An Entry Level Guide to Barcode Software
Barcode software is now used in most transactions on a daily basis. Everything from buying books to giving blood, now involves barcode scanning, printing and reader technology in some way. If you are going to need barcode software for your business or profession, here is a guide to the main points for first-time users.
Before researching your software requirements, you need to know what type of barcodes you'll be using. There are hundreds of varieties and most industries use established standards such as the UPC code, used by retailers in the USA and Canada for identifying products, or the ISBN, the international standard for books. So before considering a bespoke solution, make sure you've checked out the barcode standards within your industry or sector. For a list of the main barcode standards and their symbologies see www.idautomation.com.
Generating a one-off barcode is quick and easy and there are plenty of free barcode generators available online. The barcode server at www.milk.com/barcode is a non-commercial website which lets you enter seven, eight or 13-digit UPC/EAN barcodes and view the results instantly. Most reseller websites offer free barcode generators for demonstration purposes. See www.bokai.com and www.azalea.com for more details.
Which software applications support barcode printing?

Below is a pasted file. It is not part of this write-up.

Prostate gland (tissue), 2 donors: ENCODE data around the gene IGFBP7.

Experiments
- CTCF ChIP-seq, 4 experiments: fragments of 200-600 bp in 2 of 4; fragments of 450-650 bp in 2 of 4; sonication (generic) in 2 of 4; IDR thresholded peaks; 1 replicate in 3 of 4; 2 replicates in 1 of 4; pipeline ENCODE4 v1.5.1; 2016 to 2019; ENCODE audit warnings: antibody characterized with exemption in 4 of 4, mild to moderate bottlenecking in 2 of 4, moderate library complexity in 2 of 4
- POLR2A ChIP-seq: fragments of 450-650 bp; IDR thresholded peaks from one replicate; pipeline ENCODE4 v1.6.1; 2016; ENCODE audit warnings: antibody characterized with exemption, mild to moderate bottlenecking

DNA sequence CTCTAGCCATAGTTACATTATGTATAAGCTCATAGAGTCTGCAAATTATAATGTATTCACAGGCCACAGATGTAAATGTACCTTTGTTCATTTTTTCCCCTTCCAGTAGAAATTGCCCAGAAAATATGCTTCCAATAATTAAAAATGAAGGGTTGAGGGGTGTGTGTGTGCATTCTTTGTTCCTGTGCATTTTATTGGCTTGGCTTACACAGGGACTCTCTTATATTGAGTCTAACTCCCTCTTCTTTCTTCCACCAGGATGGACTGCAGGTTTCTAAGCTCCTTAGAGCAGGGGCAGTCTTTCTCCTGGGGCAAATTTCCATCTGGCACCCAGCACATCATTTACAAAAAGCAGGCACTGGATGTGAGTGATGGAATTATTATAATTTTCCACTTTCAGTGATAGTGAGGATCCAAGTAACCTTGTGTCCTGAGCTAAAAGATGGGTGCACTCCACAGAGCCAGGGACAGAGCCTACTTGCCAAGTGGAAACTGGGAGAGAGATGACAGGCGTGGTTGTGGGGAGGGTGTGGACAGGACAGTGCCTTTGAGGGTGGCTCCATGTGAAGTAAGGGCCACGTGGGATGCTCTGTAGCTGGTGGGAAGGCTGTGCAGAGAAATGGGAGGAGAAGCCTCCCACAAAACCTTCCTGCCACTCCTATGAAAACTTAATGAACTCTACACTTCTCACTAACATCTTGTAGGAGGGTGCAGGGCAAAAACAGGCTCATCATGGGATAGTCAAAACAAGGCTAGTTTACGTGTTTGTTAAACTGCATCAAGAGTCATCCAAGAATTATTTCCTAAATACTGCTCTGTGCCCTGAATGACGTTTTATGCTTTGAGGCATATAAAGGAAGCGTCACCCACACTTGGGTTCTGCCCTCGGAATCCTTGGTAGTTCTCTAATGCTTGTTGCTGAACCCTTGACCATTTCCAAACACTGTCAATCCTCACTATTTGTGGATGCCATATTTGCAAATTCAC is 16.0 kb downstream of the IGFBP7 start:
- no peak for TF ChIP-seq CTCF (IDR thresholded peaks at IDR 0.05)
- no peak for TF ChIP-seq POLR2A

Most database, spreadsheet and reporting applications for Windows and Macintosh support barcodes. This includes the Microsoft Office family such as Access, Excel and Word, and extends to powerful database and reporting applications such as Oracle and Crystal Reports. There are many options available for commercial use. First-time users should choose 'self-checking' barcodes, as they eliminate the need for complex calculations or extra programming. User-friendly plug-ins are available for most common office programs. These offer a simple way to add barcode functionality to existing applications. Alternatively there are plenty of entry-level barcode software programs designed specifically for printing barcode labels that are both affordable and easy to use. Technical users and programmers can use ActiveX Controls and Java based packages to create barcodes within most Windows and Macintosh software applications. For demo and shareware downloads plus links to US commercial resellers see www.barcode-1.net.
What barcode reader and scanning software do I need?
In many cases this will be pre-determined by the kind of scanning (reader) and database system you are using. Originally a 'wedge' was the standard gadget used for transmitting barcode data to computers. The wedge is a piece of hardware with a keyboard and scanner attached. When a barcode gets scanned it transmits data from the scanner to the computer as though it were entered in keystrokes. More recently, 'software scanning wedges' were developed for laptops and machines with integral keyboards. However, hardware wedges are still widely used, as they are cheap and quick to install. Alternatively many entry-level CCD scanners include their own decoders for reading barcodes. For more on wedges see click here